This course is designed to enable students to understand the principles of veterinary anatomy at the gross, microscopic, and ultrastructural levels in species relevant to the local context, including carnivores, swine, ruminants, equines, birds and fish. The course emphasizes developmental anatomy to the extent that it reflects determination of adult form, species differences, and common congenital malformations. Radiologic and related imaging techniques are used throughout the course to assist in the understanding of normal structural anatomy. Understanding of the anatomic basis of common surgical procedures is achieved during the various dissection procedures. The course is based on tutorials with significant emphasis on practical laboratories. Lectures and modules complement student learning.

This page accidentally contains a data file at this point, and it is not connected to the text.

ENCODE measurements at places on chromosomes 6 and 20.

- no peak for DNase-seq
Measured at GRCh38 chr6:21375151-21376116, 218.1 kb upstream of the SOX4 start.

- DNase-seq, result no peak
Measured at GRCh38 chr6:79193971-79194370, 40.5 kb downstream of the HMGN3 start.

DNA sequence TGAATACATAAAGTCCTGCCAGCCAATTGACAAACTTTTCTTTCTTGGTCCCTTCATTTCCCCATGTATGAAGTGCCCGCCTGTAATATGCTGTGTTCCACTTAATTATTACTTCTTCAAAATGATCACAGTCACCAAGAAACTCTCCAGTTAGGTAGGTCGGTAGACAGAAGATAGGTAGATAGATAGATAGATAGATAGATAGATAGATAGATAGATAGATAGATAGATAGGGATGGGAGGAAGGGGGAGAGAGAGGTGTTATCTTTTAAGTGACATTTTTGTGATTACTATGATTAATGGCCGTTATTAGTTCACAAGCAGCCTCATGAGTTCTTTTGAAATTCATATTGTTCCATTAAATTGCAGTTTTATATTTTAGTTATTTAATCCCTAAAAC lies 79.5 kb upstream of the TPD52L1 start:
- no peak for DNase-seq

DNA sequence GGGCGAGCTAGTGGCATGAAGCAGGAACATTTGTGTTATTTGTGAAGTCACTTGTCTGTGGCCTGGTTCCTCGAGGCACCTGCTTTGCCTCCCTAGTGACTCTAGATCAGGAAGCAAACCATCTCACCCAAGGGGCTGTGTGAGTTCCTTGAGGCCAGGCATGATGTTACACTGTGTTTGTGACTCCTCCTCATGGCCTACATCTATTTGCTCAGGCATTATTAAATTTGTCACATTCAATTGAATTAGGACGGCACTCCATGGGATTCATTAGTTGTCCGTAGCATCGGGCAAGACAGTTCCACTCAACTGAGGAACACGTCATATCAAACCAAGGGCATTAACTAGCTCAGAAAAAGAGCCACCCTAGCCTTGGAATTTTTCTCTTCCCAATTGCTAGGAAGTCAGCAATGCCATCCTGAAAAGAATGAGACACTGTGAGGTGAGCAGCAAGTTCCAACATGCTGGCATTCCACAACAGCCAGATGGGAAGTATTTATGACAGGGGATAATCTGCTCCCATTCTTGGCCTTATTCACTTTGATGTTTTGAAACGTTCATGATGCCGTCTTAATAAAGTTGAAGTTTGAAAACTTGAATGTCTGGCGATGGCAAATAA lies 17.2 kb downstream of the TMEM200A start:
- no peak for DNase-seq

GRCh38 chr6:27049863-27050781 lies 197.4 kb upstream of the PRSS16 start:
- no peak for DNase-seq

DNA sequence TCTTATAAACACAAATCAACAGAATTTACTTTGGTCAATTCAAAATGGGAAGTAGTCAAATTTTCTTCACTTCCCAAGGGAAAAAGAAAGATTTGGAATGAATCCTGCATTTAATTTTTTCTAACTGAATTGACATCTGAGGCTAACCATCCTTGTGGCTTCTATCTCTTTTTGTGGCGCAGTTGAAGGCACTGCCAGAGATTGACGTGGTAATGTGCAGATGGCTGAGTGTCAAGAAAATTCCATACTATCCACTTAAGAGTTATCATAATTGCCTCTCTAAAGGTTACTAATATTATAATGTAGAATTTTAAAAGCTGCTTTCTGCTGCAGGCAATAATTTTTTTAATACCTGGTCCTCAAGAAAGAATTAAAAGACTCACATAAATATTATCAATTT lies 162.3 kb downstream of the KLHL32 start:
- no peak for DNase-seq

The course will use a regional approach but emphasise specific organ systems and “finish” specific organ systems over a finite time span. The concept of an organ system as various organs collaborating to perform a common function, the constant balancing of basic concepts of body compartments, regional spatial organisation of organ systems, multiple levels of structural organisation, and the anatomical and basic physiological bases for physical diagnosis and radiological diagnosis is a major integrating goal for the course. Early in the course there will be a basic understanding of the structure and function of the cardiovascular system, peripheral nervous system, and general concepts of the central nervous system. These systems will be developed and integrated throughout the course (as they are throughout the body). In histology, students will identify the basic tissues that comprise any given organ and the cells that comprise each tissue. Based on observations of cellular and tissue specialisations within an organ, students will be able to deduce the functional specialisation of an organ.